What’s in a name?

So I’m settling into this whole “teaching” thing, to some extent. This past weekend I filled in the broadstrokes of my curriculum for the semester—we’ll be doing four main units, with themes like “values differences” and “critical thinking,” with each unit comprised of a handful of lessons that I hope will challenge the students to think in new ways, etc etc etc.

English names have often been delightful. I think some of them got together and decided to go with themes. I have one class with four types of flower (Rose, Iris, etc). I have another class with a student named Flower, and one called Ocean. In another class there’s a Cherry (there’s another Cherry in a separate class) and a Lemon (only one of those). I have a boy called Dorothea (yes, he knows it’s a girl’s name). In one class I have boys named Jay-Z and T-Pain—the former of these looks like a cool kid with some swagga’, but the latter definitely does not. In another class I’ve got a Prince—unclear if this is the performance artist or just, you know, a royal. I have two boys named Nemo, and two Winnies—that’s named after Winnie the Pooh, not The Wonder Years. I have names that sound vaguely like English names, but really aren’t—like Doria, Saner, Dolin, Messilin, or Pinella. Oh, and there’s Snowgy, which I’ve heard her pronounce like “Snooki.” I need to investigate the origins of that name.

I have maybe only a handful of names that I would typically expect to see if I walked into a sophomore language class full of Americans—I think I maybe have only one Katie out of over 200 students, a couple of Rebeccas/Beckys/Beccas and about three Jennys. Perhaps one Nick but no Johns or Davids or Matthews. The names I have the most of are Sophia and Shirley. I got to name two students today: one was a Korean exchange student who I helped encourage into Jenny, the name of a former American friend. One wanted to keep her Chinese name, Yun, so I encouraged her into Eunice (we’re spelling it Yunice.) Good times.

Even doing the same class seven times in a row, it surprises me sometimes what turns out to be issues for some classes that wasn’t for others, or the like. The students have an ongoing assignment to watch an English movie or TV show every week and write in a journal what they thought of it. I went over how to do this assignment for a good 10 minutes last week. This week one student read her thoughts from her journal—she had watched a delightful Chinese movie produced by CCTV. “Was it in English?” I asked. “What?” she replied, confused. Oh, I forgot it had to be in English. Zhende ma? Really?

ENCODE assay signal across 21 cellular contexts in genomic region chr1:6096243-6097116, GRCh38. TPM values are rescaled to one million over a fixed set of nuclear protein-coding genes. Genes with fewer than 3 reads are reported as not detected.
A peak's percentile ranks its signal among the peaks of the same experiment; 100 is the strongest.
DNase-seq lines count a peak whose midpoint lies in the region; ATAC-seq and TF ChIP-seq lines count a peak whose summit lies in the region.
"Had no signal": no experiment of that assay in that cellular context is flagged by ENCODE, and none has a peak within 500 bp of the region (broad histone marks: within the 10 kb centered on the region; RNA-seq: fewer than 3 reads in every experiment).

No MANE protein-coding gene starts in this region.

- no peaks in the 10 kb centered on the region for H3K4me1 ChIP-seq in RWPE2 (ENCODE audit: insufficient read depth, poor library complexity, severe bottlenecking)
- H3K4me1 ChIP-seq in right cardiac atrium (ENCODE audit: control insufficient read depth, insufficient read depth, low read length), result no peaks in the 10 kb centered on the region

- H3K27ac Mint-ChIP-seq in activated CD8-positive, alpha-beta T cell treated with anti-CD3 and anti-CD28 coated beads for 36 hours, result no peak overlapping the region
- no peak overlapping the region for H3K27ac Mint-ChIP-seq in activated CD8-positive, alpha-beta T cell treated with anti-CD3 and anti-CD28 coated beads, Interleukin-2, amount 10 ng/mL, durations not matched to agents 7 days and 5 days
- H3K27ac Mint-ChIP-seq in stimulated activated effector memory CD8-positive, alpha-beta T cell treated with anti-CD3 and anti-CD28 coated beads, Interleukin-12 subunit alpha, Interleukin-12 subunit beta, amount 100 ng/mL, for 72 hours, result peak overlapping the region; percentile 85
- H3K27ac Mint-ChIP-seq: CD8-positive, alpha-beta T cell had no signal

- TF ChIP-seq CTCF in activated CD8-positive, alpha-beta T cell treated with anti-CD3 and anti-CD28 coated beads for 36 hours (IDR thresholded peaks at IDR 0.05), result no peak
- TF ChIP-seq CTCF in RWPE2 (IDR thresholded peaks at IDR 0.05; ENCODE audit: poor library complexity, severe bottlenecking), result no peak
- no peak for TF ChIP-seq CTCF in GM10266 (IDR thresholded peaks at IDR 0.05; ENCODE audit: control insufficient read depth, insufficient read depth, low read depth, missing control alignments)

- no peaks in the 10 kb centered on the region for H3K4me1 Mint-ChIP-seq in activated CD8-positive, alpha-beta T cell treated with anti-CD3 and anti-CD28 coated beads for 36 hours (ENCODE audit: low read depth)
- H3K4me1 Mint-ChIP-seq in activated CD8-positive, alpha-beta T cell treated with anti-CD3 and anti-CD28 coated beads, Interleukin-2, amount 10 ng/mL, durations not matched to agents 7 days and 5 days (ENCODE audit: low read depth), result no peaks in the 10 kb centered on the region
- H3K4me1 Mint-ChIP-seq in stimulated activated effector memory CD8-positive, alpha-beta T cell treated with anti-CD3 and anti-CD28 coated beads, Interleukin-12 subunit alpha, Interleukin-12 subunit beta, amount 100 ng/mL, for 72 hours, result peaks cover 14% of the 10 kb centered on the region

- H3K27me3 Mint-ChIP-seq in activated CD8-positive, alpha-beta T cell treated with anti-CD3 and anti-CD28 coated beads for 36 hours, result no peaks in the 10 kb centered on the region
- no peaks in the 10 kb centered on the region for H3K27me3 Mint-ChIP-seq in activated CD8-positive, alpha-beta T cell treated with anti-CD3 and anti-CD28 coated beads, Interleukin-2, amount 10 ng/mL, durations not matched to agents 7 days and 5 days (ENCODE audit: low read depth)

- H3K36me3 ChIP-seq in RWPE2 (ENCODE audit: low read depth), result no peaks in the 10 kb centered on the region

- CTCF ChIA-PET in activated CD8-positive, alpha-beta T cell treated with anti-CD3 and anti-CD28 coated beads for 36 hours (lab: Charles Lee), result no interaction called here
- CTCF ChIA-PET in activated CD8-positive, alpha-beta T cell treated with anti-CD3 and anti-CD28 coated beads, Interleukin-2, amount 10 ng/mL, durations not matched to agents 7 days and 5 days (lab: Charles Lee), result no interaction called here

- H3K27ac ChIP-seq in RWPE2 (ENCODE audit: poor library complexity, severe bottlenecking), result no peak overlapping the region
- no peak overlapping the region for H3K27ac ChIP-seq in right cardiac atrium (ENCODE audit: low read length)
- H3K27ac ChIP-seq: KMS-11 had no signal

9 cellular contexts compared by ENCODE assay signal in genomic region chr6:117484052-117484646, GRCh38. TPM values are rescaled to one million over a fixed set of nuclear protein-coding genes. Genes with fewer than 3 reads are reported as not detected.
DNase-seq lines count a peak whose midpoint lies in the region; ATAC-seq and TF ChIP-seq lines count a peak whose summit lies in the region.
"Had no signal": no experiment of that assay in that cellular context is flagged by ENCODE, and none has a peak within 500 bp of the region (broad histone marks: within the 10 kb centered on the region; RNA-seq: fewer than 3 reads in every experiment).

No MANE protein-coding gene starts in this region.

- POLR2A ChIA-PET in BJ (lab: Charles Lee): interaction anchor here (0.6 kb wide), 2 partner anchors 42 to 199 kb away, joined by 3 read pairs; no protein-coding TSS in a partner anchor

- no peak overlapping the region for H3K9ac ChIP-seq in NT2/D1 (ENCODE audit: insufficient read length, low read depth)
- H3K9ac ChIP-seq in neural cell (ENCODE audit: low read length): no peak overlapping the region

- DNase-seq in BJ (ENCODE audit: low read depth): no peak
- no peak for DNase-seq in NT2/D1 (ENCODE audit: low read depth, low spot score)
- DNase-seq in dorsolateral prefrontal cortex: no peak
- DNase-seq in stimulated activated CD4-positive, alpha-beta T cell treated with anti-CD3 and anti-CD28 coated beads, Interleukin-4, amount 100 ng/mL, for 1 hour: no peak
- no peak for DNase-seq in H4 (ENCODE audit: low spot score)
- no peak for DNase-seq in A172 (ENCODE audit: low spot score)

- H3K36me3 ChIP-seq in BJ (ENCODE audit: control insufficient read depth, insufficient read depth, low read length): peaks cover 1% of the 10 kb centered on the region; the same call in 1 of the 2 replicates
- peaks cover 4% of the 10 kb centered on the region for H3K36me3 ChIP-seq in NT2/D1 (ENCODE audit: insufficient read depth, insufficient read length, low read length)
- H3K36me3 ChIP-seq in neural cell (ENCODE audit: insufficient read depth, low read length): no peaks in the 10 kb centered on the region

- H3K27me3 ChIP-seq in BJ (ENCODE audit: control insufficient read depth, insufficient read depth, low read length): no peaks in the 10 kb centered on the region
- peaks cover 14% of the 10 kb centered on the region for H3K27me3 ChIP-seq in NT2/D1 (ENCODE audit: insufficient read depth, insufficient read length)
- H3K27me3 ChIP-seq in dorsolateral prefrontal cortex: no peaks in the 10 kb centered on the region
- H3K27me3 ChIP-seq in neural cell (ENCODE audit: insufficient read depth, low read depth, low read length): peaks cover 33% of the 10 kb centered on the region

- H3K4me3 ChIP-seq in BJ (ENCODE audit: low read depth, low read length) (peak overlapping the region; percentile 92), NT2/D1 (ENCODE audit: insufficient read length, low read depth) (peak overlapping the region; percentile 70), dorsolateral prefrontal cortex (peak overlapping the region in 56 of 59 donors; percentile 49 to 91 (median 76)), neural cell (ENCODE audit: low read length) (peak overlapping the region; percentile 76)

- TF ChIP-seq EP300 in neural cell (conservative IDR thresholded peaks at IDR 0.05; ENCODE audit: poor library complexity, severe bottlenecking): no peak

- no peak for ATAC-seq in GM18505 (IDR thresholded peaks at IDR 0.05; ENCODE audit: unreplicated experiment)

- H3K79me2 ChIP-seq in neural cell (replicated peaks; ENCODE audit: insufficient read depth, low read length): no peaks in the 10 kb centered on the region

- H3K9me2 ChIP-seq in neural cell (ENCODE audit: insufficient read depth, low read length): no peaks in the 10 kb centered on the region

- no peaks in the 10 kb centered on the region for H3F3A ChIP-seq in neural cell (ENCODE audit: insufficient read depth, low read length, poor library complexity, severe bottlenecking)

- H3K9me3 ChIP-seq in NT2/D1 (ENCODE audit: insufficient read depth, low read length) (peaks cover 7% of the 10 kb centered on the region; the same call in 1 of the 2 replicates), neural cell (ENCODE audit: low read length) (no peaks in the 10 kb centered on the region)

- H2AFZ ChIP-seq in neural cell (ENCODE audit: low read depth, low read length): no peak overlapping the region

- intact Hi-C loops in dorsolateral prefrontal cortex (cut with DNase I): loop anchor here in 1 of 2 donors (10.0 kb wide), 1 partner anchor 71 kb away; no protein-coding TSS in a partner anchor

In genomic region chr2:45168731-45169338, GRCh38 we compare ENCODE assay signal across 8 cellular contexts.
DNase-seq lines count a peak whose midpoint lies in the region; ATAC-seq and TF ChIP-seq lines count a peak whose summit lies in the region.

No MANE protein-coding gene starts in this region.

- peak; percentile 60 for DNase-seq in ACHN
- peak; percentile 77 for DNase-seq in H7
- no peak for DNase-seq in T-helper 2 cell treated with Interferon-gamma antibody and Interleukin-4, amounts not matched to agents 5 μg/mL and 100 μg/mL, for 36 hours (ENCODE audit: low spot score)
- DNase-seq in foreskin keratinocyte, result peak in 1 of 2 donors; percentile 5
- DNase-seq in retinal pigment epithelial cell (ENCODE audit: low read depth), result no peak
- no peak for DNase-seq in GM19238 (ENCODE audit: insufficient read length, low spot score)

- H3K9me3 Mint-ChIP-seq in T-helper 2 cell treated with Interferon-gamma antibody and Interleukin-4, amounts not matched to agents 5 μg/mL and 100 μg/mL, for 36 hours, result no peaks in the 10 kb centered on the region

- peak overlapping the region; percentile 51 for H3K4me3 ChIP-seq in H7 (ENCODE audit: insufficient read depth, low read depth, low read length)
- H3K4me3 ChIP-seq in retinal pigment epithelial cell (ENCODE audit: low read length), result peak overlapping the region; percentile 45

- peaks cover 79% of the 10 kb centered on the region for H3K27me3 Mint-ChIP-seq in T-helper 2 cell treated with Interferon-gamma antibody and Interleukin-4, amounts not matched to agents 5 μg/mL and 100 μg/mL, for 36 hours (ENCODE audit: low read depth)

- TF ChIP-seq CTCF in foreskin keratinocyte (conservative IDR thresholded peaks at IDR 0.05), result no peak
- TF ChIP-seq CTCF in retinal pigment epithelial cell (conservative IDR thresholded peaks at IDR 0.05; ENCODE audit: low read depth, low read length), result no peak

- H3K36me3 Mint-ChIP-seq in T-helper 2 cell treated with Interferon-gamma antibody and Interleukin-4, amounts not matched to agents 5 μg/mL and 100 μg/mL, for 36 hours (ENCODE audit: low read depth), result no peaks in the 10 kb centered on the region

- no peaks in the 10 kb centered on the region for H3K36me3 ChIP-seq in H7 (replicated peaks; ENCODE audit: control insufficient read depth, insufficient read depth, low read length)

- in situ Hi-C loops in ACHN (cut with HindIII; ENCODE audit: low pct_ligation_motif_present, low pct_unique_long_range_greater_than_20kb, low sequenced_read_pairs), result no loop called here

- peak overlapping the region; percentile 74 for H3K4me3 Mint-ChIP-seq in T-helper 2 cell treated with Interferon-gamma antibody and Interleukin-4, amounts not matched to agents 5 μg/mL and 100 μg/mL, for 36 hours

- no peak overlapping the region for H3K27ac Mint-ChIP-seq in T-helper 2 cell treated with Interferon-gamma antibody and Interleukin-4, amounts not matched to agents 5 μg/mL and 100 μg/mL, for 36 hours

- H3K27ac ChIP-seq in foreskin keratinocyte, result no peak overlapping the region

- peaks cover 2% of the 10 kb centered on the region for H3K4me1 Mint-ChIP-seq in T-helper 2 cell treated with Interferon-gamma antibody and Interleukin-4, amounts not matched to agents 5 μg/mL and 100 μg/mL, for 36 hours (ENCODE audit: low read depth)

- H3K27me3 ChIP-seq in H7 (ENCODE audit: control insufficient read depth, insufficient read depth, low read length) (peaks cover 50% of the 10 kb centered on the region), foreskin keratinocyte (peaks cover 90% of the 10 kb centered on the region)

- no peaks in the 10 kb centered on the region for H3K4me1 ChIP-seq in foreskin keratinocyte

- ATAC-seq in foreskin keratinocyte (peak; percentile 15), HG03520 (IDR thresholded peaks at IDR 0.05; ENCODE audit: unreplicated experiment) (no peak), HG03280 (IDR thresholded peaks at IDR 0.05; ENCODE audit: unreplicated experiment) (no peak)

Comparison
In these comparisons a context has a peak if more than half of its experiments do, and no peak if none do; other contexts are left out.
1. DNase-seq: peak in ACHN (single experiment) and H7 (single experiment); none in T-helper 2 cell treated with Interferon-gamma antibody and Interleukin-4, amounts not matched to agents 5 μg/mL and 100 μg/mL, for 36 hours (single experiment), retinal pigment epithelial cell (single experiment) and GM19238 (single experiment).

I think it is my goal to get one aspect of my life really comfortably under control each week. This week I’m figuring out how to get exercise in (some combination of mediocre campus gyms and my newly beefed-up collection of downloaded fitness dvds will suffice). Next week I hope to get my language tutoring situation under control. Maybe the week after that I will finally get around to mopping my floors with bleach, like I keep meaning to do. Or post pictures.

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One thought on “What’s in a name?

  1. “In one class I have boys named Jay-Z and T-Pain—the former of these looks like a cool kid with some swagga’, but the latter definitely does not.”

    This perfectly explains my expectations for Hov and T-Pain and any student that would choose either as his namesake. Well done, Chinese students.

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